Holman Jenkins Jr. on the future of Netflix Netflix CEO Reed Hastings's stock is down 70 percent after he raised prices on those who use both streaming and mail-order services and then tried separating the two services. Holman W. Jenkins Jr., writing in The Wall Street Journal, likens him to "Steve Jobs thumbing his nose at those who wanted a floppy drive with their iMac or Bob Dylan blowing off the folkies and playing rock and roll." Like them, Hastings is forward thinking, Jenkins said. Yet his company lost 800,000 subscribers. The "real problem" isn't "surly and sentimental" Netflix customers though, it is that the company "doesn't license nearly as much content for streaming as it does on disc." Most of the time, something you wanted to watch was available only on disc, but its presence there "seemed to imply it was only a matter of time until Netflix's huge DVD library would be available for streaming." Hastings "broke the spell," informing shareholders that they'd be wrong to expect that. Netflix critics have argued the company is doomed because it won't be able to raise prices enough to provide all that premium content. "But the obvious rejoinder is: Whose customers will? Implicitly the critique blamed Netflix for not being able to win a race that nobody will win."  The lesson here is that no company will ever unite all the content under one price. "In the future, you'll still need a search engine and a credit card, and you still won't find what you're looking for. In such a world, there's no reason Netflix can't survive and prosper with a streaming proposition that amounts to 'all the content that $8 per month will get you.'" Netflix's "great innovation" was finding "a price point" for which users would pay for a bunch, but not all, content. Other competitors will compete by finding their own niches. "The biggest risk today for Netflix may be short-term: Running out of cash and investor confidence even while a winning position is still potentially within its grasp."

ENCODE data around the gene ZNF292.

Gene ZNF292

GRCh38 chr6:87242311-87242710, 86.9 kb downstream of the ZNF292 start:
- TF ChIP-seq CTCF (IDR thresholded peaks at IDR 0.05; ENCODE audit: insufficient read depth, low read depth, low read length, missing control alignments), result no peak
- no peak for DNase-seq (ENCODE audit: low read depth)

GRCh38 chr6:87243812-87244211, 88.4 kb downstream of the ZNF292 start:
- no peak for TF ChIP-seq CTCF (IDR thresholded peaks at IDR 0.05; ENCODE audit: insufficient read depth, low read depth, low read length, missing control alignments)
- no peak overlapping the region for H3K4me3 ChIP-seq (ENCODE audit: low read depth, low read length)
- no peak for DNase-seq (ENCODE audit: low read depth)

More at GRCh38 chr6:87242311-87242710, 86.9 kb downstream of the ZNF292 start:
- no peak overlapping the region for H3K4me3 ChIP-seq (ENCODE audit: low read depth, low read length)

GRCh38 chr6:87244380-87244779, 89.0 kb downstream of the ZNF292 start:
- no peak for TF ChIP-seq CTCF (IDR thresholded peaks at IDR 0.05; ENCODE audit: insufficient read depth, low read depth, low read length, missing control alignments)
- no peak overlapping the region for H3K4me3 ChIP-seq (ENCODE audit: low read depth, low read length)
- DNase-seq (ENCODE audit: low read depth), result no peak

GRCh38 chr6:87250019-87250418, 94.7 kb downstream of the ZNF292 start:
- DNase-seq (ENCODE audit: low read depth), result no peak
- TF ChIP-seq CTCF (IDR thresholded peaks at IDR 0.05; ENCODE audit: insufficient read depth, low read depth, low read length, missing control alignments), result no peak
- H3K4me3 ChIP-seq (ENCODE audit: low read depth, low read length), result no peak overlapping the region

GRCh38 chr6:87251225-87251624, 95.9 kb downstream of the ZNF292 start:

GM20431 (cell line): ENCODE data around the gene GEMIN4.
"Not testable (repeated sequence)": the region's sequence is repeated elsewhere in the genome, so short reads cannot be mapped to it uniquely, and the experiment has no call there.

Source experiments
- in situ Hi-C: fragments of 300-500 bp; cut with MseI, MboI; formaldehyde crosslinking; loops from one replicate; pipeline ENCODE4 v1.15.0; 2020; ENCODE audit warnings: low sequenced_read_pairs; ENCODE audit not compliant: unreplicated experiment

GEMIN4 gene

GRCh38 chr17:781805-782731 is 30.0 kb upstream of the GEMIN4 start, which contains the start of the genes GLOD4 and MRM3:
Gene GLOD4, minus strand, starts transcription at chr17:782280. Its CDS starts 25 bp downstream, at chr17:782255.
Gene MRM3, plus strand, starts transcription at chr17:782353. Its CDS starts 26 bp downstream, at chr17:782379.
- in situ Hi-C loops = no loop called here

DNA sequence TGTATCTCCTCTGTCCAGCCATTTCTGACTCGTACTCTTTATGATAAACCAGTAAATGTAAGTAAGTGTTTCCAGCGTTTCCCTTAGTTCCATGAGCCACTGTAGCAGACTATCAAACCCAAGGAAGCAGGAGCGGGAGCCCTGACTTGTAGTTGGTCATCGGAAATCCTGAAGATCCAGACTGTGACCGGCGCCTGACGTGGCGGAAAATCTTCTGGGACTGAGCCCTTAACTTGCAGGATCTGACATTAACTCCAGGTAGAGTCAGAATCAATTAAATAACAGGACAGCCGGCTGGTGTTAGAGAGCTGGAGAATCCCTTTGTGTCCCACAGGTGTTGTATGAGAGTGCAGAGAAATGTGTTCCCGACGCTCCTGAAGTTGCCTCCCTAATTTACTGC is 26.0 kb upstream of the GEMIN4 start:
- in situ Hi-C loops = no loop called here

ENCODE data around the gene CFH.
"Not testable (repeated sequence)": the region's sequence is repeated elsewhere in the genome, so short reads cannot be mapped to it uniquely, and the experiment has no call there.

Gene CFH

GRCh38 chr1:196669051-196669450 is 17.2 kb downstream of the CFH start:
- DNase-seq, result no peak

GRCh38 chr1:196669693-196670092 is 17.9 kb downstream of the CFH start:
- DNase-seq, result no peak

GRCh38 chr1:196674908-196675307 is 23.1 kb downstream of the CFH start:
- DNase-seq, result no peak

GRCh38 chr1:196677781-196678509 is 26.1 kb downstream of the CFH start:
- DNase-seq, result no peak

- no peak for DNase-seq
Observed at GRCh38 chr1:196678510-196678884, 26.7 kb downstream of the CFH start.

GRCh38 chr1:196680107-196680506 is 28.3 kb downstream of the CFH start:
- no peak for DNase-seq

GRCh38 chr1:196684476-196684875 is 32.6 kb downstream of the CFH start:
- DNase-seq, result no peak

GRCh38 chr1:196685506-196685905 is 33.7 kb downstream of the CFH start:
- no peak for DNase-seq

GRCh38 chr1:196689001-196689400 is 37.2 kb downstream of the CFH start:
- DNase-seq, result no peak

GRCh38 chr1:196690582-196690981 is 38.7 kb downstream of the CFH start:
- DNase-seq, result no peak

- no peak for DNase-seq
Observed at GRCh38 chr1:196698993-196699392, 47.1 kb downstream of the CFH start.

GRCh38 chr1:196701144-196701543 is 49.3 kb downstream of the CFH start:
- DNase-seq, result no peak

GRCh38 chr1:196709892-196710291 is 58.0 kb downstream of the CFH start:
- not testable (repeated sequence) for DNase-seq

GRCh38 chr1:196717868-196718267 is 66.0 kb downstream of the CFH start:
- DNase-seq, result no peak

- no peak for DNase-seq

Thomas Friedman on Obama's foreign policy "Barack Obama has turned out to be so much more adept at implementing George W. Bush's foreign policy than Bush was, but he is less adept at implementing his own," writes Thomas Friedman in The New York Times. Obama found the "right strategy" for Bush's war on terrorism. Obama "keeps costs and risk down" by coordinating intelligence, targeting known terrorists, using limited intervention, and working with on-the-ground allies. Iraq and Afghanistan could have been as focused and limited, but "turned out to be like a bad subprime mortgage -- a small down payment with a huge balloon five years down the road." Yet while implementing Bush foreign policy, Obama "has been less successful with his own foreign policy." His Arab-Israeli diplomacy has failed, he can't engage with Iran, he "doubled down" in Afghanistan, and Russia and China "pursue their interests with scant regard to Obama’s preferences." It's not all Obama's fault, though, says Friedman. "Obama's frustrations in bagging a big, nonmilitary foreign policy achievement are rooted in a much broader structural problem," Friedman thinks. "The world has gotten messier and America has lost leverage." Where Kissinger could work with just three leaders -- the Syrian and Egyptian autocrats and Israel's Golda Meir who held a huge majority -- to make a deal in the Middle East, Obama and Hillary Clinton are working with dead or dying regimes in Egypt and Syria and a "fractious and weak Israeli coalition."  Diplomacy requires negotiating with other governments, but today, we have to create governments with whom to negotiate. With established nations, our weakened economy gives us less leverage. "When a nation is in debt as deep as we are -- with severe defense cuts inevitable -- its bark is always bigger than its bite."